For Your Viewing Pleasure

Hey folks! I missed the last couple weekends because, frankly, I’ve been busy as a one-armed paperhanger lately. I work in economic research in commercial real estate, so you can imagine that the business closures over the last few weeks have made for a very interesting (to use a very nice word) business environment. We don’t have much economic data to plow through yet, but I’ve been writing numerous articles for my people to help them better understand the situation. As a result, I needed a couple weekends away from  writing.

But now I’m back … with a pretty easy post to write. Today, I’m going to direct your attention to a few old shows I’ve found episodes of on Youtube. You might already have seen them, but they were new to me, and I found them fun. This isn’t a RPG post per se, but half the challenge in running RPGs is finding new sources of inspiration – hopefully this post will give you some ideas you can use, especially for modern games.

Sapphire & Steel

A British sci-fi show that ran from 1979-1982, I can only say that the vibe of the show is a little bit X-Files and a little bit Doctor Who … and that that description is completely worthless in describing this show. It’s really it’s own animal. The show stars David McCallum and Joanna Lumley, and the concept is sort of bizarre. They are agents, who might actually be personified elements, sent to contain weird distortions of time that are trying to force themselves into the normal time stream. I love that they are very circumspect, at least in the first series, of explaining just what the heck is going on, but the show is creepy and wonderful and McCallum and Lumley are excellent in it. I dug the show so much that I hit Zia Records and ordered the complete series. By the by – if you’re looking for cool stuff, sometimes pre-owned, I suggest Zia. I absolutely love going to their stores and browsing, but right now their online ordering is all I can do.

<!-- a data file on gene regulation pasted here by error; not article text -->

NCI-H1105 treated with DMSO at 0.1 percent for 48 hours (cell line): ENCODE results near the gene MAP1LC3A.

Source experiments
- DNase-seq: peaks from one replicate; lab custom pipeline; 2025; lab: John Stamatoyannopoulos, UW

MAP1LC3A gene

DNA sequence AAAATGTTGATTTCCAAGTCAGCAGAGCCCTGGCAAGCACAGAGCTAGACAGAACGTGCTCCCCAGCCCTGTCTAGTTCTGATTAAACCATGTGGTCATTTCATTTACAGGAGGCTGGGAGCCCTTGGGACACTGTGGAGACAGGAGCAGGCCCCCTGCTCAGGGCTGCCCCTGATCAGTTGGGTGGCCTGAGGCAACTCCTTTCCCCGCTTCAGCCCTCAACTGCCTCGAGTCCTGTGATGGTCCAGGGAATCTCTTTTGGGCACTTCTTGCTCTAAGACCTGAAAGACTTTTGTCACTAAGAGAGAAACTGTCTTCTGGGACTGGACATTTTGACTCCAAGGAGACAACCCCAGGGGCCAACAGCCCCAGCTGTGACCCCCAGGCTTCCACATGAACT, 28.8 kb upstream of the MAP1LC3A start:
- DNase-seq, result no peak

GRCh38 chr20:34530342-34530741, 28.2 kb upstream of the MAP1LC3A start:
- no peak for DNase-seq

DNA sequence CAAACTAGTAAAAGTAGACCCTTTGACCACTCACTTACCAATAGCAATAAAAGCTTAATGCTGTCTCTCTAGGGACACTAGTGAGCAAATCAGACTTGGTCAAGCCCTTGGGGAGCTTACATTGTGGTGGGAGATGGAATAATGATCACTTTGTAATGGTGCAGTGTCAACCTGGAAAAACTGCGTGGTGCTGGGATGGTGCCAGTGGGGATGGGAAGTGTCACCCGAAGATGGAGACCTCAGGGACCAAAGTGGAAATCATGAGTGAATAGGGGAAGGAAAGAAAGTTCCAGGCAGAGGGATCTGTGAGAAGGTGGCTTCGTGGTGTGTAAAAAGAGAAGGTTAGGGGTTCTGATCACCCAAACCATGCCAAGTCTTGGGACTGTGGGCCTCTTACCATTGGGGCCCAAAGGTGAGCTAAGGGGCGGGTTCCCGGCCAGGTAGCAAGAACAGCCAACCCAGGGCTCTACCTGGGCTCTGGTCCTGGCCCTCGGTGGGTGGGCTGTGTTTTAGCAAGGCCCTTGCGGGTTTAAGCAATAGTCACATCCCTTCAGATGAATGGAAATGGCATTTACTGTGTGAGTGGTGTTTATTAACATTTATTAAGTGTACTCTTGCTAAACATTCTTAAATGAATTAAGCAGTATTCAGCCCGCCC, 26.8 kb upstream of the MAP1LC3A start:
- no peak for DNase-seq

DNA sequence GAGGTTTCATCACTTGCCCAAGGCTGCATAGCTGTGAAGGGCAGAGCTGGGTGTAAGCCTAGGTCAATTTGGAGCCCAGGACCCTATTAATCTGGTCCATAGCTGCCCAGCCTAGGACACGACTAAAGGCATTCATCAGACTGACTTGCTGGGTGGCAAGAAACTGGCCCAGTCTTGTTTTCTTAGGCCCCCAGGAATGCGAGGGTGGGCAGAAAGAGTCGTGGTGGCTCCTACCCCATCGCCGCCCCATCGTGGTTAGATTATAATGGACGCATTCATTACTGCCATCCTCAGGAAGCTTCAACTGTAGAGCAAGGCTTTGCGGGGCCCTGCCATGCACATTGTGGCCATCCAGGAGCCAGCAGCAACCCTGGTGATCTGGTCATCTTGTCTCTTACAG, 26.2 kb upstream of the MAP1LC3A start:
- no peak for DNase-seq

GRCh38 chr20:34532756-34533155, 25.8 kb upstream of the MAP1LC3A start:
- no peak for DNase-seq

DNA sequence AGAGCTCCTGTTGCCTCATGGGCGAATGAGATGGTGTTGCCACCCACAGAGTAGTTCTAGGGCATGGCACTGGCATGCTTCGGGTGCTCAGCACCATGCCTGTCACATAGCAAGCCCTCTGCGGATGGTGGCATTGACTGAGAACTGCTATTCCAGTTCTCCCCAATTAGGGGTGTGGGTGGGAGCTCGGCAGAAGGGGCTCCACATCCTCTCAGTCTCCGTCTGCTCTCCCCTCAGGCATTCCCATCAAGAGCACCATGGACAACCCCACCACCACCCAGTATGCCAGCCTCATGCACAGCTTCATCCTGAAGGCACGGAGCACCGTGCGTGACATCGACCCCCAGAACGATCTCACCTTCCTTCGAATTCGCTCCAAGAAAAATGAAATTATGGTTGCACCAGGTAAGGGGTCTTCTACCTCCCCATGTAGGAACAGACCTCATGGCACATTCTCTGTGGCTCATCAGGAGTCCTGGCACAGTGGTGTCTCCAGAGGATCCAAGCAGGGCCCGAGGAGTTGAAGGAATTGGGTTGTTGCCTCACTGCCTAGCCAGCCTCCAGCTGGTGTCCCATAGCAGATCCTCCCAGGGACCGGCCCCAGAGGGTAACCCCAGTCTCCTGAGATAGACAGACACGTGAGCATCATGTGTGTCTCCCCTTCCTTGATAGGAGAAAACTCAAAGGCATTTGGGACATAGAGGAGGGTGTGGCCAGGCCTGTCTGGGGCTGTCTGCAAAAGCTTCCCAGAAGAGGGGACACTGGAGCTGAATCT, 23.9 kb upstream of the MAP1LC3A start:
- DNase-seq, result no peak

Another British show, Zodiac ran in 1974, and thankfully has nothing to do with the Zodiac Killer. This show stars Anouska Hempel as an astrologist who helps her paramour, a detective inspector played by Anton Rodgers, solve crimes. It’s not a bad mystery show, really, though it’s more in the vein of the shows, like Columbo, that showed you who the villain was at the beginning, rather than letting you figure it out along with the detective. I dig it because it comes from that mid- to late-70s period when things like UFO’s, astrology, psychic powers and big foot gained a weird legitimacy in popular culture – not as elements of speculation, but as things that were on the cusp of being made matters of fact. If you’re my age, you probably remember watching In Search Of, with Leonard Nimoy (I don’t mean watching the show WITH Leonard Nimoy, whic would have been great fun, but rather … oh never mind).  In Search Of was dedicated to pushing pseudo-science over the goal line into the realm of main steam science, and I really love that old vibe. Zodiac does the same, and I’ve had fun watching a few episodes.

Burke’s Law